Post 402 – by Gautam Shah
A building represents a designer’s professionalism, an owner’s dream, and a builder’s craftsmanship. The building is a societal heritage of the values, traditions, beliefs, politics, laws, and environment. The building, as it ages and survives, the idea of societal heritage begins to be associated with it. But stake holders are more concerned with the aging and survival of the building, than the indirect associations it is gaining. Such association of Heritage come afore only when the building shows signs of irrecoverable disintegration. It is perhaps nostalgic feeling that accomplishments are getting irretrievably lost. Buildings result from immense amounts of resources and effort, so there is natural resistance to demolition or disintegration of existing buildings. Though public preference fluctuates from age to age, between creation of new buildings and preservation of existing buildings.
New buildings must confirm the most recent regulations. This is seen to be a discouraging factor. Old buildings were constructed when land-use patterns were comparatively lenient. Provision of parking, emergency egress, ventilation and daylight requirements, sustainability, energy management provisions, etc. may make a new structure cost-prohibitive. It is prudent to persist with old repairable structures.
While constructing a replacement building, one must manage old owners or tenants by way of temporary accommodation or negotiated evacuation. Old structures are located in the core of the city, a very busy precinct, to conduct new construction activity.
Professionals like architects, interior designers, builders, have a natural interest in the life-span of buildings. A building signifies effort (intellectual for conception), manpower (for execution), energy inputs, resources and plant-equipment’s utilization. It also represents fees and service costs, monetary investments and above all consummation of a non recoverable entity -time.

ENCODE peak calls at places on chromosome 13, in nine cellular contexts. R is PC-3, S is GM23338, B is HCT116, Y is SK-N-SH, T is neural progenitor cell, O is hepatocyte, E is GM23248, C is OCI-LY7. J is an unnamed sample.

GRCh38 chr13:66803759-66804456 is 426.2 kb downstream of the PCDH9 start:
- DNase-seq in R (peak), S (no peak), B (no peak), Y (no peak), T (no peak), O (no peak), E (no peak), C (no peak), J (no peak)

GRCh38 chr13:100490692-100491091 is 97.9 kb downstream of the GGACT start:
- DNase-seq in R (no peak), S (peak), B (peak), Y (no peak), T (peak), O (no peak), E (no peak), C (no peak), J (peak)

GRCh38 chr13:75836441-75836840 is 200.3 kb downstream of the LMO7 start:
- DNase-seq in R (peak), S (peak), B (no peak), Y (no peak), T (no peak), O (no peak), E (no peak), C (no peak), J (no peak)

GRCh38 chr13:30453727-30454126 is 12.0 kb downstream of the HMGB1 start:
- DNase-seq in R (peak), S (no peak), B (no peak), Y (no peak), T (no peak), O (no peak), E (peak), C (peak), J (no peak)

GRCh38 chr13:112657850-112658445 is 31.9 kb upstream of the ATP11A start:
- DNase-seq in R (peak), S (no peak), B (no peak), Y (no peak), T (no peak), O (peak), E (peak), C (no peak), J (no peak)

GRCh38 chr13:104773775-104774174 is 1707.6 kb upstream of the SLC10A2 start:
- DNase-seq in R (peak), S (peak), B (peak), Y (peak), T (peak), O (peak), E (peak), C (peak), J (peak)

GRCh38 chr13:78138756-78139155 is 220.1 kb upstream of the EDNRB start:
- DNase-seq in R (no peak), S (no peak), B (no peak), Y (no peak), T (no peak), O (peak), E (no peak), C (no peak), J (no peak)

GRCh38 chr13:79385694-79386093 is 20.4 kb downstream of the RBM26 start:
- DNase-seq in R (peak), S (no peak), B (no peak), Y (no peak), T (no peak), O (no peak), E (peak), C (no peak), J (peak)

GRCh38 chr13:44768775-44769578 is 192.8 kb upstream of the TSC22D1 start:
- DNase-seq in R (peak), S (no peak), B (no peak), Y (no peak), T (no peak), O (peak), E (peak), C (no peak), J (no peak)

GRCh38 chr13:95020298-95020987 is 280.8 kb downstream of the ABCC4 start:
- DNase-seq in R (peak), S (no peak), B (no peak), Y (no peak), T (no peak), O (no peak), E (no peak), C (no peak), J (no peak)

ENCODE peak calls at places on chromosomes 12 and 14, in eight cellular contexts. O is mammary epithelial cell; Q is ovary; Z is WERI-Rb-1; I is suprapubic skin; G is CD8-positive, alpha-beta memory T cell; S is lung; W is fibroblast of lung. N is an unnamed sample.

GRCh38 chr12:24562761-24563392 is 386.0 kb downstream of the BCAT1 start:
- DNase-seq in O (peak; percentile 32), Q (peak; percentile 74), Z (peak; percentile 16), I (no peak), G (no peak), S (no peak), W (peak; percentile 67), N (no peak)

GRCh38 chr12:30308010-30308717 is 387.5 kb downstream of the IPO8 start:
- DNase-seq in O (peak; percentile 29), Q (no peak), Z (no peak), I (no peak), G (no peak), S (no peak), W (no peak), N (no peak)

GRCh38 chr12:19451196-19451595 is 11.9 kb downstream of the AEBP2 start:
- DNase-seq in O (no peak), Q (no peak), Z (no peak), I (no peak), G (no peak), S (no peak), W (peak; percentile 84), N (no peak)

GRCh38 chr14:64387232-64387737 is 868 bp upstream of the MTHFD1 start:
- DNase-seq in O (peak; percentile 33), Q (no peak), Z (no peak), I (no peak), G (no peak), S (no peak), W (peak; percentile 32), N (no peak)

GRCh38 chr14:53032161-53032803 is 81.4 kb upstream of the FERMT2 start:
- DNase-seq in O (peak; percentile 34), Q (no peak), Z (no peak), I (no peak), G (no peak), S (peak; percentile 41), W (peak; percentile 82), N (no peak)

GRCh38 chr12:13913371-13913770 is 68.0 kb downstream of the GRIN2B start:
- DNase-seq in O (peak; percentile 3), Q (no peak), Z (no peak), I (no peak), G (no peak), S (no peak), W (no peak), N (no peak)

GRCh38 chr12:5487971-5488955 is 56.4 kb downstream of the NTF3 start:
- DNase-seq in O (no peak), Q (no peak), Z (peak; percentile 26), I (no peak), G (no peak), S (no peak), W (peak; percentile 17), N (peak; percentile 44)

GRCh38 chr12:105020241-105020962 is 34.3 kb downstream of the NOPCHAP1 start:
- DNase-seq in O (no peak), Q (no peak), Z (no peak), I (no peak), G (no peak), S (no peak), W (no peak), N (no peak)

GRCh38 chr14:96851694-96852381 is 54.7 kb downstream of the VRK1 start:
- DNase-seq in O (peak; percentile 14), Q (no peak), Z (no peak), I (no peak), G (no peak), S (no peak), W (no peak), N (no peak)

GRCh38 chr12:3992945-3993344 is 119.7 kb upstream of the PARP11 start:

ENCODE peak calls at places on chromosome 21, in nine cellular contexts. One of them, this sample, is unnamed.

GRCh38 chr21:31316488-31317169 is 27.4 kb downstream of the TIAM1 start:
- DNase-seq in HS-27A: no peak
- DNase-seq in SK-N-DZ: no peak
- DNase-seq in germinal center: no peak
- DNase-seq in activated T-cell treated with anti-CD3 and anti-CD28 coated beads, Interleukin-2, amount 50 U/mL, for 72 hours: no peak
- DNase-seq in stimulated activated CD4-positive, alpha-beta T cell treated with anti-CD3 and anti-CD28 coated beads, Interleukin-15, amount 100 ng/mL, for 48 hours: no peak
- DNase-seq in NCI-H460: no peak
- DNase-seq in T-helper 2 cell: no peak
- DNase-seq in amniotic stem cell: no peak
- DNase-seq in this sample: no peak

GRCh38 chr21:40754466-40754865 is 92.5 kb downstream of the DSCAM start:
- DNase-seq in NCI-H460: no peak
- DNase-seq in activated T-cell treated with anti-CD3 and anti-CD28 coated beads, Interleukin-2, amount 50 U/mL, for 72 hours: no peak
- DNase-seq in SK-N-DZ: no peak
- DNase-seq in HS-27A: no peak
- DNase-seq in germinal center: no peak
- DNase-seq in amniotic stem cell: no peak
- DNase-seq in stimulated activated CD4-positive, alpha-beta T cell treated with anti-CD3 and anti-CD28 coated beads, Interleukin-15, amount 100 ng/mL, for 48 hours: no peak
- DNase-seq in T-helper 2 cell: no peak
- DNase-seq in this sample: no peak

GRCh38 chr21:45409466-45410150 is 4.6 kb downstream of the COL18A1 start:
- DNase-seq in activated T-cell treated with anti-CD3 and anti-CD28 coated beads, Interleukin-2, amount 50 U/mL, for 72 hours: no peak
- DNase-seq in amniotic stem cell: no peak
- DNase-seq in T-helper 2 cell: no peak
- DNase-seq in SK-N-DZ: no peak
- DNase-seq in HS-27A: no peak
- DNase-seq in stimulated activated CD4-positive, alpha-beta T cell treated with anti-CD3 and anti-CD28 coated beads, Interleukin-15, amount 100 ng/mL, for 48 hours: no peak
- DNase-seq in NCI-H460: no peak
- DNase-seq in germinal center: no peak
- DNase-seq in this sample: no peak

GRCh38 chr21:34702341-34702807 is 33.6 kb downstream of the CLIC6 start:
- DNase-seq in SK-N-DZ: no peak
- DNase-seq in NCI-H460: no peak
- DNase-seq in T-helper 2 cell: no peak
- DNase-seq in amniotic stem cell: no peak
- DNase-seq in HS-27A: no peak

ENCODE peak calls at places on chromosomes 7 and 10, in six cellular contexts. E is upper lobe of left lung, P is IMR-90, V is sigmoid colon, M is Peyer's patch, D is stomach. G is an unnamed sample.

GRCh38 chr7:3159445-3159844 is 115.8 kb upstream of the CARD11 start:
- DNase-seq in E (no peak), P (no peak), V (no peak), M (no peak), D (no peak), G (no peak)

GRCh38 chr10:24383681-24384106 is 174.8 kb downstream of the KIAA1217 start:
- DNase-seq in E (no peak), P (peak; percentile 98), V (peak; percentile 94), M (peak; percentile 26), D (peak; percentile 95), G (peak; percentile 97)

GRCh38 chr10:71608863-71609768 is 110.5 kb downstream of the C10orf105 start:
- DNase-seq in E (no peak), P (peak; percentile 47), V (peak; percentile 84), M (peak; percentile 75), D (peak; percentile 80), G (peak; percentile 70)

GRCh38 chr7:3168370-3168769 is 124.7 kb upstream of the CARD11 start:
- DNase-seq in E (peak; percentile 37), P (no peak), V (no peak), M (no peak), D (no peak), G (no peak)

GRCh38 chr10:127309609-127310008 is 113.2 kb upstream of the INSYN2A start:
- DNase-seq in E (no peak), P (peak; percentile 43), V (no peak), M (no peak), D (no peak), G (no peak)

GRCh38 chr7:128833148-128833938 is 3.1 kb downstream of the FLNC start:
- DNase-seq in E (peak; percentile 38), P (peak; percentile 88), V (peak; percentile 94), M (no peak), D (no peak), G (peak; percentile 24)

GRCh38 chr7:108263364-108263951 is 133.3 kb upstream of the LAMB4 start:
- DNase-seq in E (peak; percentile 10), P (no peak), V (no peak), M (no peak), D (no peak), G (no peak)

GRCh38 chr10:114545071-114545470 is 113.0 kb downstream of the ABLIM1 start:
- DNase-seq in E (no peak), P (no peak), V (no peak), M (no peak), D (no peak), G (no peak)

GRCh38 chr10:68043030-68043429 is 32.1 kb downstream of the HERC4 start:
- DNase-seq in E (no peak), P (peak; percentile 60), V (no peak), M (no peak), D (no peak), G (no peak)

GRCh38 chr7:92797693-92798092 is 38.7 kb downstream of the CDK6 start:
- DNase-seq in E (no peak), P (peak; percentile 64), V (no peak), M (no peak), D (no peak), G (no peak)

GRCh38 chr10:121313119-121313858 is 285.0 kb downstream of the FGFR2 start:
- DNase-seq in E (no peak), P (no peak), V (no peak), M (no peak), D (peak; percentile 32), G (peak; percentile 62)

In any urban setting of today, the question of Age of Building is very important. Today, 70% of the city’s apartment buildings (Toronto, Canada) are more than 40 years old, and substantial number of them (60%) are located in the core areas of city.
Of all the buildings available for human use today in urban areas, substantial number of them are more than 25 years old. In other words, these buildings were commissioned by a generation of people, that are not alive to day, or have retired from active life. More than Half of the urban population spend their entire life, in buildings ‘that were not conceived and built by or for them, but adopted for or by them’. This proportion is likely to increase as time passes for TWO major reasons:
1 Buildings are being built with better technologies and last longer.
2 People migrate more frequently, and so have little time to construct a new building.
Buildings are over-designed, and so outlive the planned functions. There are several sub-levels where ‘factors of safety’ are individually applied. These individual factors add up to substantial ‘margin of safety’. Wherever the components are well integrated, such duplication of safety factors is avoided. During later day repairs, replacement and maintenance schedules the original cohesive working is disturbed. The interactive sharing of loads and risks become scarce, and components begin to decay at different and often unpredictable rates..
In certain emergencies, it is not possible, to either plan or build new buildings, and as a result one must locate and adapt readily available structures. Nevertheless, an assured life span of the building is always the major factor for selection in such exigencies.